Powerful cartoon resonates with Canadians following Humboldt Broncos tragedy
A Nova Scotia cartoonist’s illustration capturing the country’s pain in the wake of the tragic bus crash involving the Humboldt Broncos junior hockey team is being described online as powerful, poignant and heart-wrenching.
The cartoon by Bruce MacKinnon, an award-winning cartoonist with the Halifax Chronicle Herald, shows a hockey player dressed in the Broncos green and gold slumped over on his skates with the word “Sask” across his back. He is supported by 10 other players dressed in red with the provinces’ short forms on their jerseys.
MacKinnon posted the image on Twitter with the hashtags #HumboldtBroncos #BroncosStrong.
He told Global News that when reports of a crash involving a junior hockey team in Saskatchewan emerged he immediately thought of the 2008 incident in Bathurst, N.B., when a van crashed into a transport truck killing seven members of a high school basketball team and the wife of its coach.
“Immediately you’re sad, crushed, because it’s such a traumatic event and you think about the families who have lost their loved ones,” Mackinnon said. “The entire country is sort of going through this trauma all over again.”
WATCH: Canadian editorial cartoonist talks about his reaction to the Humboldt Broncos bus crash
And while it’s hard to find any positives when so many young lives are lost, MacKinnon said, tragedies have a way of bringing people together.
“The one good thing, I guess, is that it does tend to unify a country,” he said. “Canadians come together — they want to do something, they want to feel like they can do something positive.”
The illustration has been shared widely on social media following the horrific crash last Friday in Saskatchewan when a bus carrying the Broncos junior hockey team collided with a semi-truck killing 16 people — including 10 players between the ages of 16 and 21 — and injured another 13 passengers.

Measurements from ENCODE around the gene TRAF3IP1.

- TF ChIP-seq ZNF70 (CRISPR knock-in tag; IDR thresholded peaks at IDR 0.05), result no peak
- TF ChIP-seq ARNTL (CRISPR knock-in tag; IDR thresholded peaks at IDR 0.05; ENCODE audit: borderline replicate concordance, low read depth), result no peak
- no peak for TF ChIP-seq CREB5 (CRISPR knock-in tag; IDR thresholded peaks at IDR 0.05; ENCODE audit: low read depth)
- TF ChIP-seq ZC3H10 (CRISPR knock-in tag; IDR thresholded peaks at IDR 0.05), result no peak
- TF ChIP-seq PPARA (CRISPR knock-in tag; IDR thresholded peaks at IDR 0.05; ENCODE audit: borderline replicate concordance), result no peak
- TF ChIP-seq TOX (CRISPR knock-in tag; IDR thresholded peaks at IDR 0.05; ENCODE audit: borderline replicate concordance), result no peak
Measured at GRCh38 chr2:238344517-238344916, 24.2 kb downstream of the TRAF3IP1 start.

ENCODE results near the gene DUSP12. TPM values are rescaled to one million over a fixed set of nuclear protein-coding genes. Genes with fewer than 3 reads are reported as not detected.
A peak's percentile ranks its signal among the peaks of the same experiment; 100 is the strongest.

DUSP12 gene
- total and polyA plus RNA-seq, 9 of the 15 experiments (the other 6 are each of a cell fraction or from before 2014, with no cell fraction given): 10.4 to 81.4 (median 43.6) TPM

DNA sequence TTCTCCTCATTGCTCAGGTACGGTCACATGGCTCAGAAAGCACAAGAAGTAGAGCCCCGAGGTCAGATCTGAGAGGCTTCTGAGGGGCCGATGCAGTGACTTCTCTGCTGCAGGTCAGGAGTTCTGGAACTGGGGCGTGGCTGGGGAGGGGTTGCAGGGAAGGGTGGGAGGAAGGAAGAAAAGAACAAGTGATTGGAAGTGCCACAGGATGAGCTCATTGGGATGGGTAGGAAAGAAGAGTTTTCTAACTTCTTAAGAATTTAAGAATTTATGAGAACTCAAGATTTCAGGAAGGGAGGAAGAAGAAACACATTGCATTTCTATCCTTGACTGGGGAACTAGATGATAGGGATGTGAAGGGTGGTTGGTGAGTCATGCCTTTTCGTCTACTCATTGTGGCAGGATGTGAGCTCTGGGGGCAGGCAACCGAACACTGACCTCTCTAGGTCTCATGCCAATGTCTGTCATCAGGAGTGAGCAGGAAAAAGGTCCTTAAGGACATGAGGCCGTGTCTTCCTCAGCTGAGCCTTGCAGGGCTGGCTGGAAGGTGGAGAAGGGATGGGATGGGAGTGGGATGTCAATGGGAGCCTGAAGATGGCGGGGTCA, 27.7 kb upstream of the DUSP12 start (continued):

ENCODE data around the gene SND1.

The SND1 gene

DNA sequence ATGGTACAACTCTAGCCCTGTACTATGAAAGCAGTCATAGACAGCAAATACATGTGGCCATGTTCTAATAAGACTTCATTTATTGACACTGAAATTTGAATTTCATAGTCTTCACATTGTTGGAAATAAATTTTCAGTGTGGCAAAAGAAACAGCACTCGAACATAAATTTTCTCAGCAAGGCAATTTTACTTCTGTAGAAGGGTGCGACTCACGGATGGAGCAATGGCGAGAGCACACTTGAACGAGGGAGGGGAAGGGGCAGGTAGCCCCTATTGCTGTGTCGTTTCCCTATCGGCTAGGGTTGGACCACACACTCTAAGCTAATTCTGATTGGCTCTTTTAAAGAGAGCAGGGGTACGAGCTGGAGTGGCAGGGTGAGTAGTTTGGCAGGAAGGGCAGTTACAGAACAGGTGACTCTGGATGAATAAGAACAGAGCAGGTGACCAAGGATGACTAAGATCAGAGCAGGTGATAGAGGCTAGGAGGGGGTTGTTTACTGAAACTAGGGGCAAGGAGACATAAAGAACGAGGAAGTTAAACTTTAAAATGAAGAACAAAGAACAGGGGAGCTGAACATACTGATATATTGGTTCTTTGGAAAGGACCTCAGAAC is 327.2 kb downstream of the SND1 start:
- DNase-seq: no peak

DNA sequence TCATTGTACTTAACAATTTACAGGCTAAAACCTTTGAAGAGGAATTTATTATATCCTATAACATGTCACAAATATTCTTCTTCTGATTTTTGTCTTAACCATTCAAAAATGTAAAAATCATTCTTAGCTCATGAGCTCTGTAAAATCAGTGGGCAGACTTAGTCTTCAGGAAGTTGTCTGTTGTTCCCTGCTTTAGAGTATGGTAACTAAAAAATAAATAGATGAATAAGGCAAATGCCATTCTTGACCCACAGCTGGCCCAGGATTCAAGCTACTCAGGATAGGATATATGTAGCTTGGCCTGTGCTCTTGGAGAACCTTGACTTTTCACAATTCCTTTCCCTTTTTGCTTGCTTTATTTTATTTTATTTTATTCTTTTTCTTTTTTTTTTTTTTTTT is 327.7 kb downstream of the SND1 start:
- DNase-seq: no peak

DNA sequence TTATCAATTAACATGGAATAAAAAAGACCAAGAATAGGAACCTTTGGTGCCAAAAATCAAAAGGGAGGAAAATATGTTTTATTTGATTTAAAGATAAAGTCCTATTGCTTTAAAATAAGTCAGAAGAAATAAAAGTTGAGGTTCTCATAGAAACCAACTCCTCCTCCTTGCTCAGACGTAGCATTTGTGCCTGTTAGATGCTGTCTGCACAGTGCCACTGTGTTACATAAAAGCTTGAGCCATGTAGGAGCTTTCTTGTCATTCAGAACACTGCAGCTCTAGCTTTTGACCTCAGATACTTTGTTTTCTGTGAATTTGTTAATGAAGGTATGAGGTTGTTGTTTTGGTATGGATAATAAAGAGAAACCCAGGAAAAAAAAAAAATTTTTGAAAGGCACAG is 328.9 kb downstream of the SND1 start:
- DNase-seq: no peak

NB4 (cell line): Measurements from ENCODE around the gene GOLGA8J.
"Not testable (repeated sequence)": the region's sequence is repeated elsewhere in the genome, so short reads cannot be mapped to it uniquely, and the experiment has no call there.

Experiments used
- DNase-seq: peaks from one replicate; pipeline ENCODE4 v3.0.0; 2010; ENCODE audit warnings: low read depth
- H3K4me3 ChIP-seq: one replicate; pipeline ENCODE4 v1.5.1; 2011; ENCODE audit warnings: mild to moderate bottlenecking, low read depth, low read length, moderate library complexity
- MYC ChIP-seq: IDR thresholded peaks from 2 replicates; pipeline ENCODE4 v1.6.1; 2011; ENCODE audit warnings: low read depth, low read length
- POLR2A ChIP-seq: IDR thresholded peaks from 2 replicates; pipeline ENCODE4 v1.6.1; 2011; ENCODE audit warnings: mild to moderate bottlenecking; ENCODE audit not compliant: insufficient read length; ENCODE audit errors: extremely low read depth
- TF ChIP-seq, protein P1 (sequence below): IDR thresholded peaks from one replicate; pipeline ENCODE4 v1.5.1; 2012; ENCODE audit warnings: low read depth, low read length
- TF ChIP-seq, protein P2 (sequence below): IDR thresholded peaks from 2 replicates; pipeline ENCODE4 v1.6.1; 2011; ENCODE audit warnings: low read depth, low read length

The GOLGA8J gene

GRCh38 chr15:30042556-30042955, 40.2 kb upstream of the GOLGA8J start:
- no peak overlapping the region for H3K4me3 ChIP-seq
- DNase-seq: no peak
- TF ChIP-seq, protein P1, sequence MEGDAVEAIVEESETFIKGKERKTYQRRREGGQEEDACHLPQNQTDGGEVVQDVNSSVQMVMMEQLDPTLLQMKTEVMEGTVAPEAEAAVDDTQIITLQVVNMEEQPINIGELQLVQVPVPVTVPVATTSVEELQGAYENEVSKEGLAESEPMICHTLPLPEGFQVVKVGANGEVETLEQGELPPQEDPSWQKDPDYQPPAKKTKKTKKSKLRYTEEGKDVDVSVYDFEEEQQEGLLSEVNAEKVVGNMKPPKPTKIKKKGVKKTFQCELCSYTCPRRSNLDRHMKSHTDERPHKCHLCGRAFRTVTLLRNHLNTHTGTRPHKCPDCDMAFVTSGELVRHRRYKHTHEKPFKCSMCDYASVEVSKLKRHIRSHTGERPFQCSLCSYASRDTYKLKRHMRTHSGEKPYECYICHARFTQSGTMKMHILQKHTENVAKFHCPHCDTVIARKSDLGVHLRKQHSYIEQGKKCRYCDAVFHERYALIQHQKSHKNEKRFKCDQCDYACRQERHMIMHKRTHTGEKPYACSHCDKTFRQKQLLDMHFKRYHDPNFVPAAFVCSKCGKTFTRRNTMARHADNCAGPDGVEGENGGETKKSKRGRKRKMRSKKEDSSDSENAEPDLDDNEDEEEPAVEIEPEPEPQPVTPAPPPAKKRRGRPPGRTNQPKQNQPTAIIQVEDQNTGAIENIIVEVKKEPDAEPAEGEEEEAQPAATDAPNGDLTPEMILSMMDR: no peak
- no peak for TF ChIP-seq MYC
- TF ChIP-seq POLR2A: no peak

WATCH: GoFundMe donations supporting the families affected by the Humboldt bus crash breaks Canadian record
Interviews with those close to the young men killed or injured in the crash paint a picture of not only a town shattered by tragedy but also of families and communities forever changed by the crash.
Yet, inspiring and hopeful stories have begun to emerge as people across the country and around the world have sent their thoughts to the community. The hashtag #PutYourSticksOut, a crowdfunding campaign that’s surpassed $8 million, and increases in organ and blood donations, are just some of the ways Canadians are showing their support.
The family of Logan Boulet, a 21-year-old Broncos player killed in the crash, spoke with Global News about the inspiration he had on the country after it was revealed Boulet had recently signed an organ donation card and it’s expected his organs could save up to six people.
“It’s called the Logan Boulet effect. … We just found that out as we came home today,” his father Toby told Global News. “And to have it called the Logan Boulet effect on the increase of people registering for donor, organ donor, transplant donors … is … it makes your heart warm.”
MacKinnon, like many across the country, says he grew up with the game of hockey and the Humboldt story hit close to home.
“So much of [the image] is about body language and how the hockey players are holding themselves as they carry their teammate off the ice,” he said. “Everyone has seen an injured player being carried off the ice by his teammates. It’s a striking image.”
For MacKinnon, this is not the first time one of his cartoons has struck a chord with the nation.
In 2014, his illustration depicting bronze statues at the National War Memorial in Ottawa leaning down to comfort Cpl. Nathan Cirillo, who was shot and killed while standing guard at the Tomb of the Unknown Soldier during the attacks on Parliament Hill, received national and international attention.
“It’s nice to know you’re doing something right,” MacKinnon said referring to positive reception his work received. “I would rather have not had to do this cartoon, but if you can do it and have a positive effect it’s rewarding.”
“If you can mitigate the grief people are going through or somehow change the way they feel, it’s nice to have the power to do that.”
— With files from Ross Lord
© 2018 Global News, a division of Corus Entertainment Inc.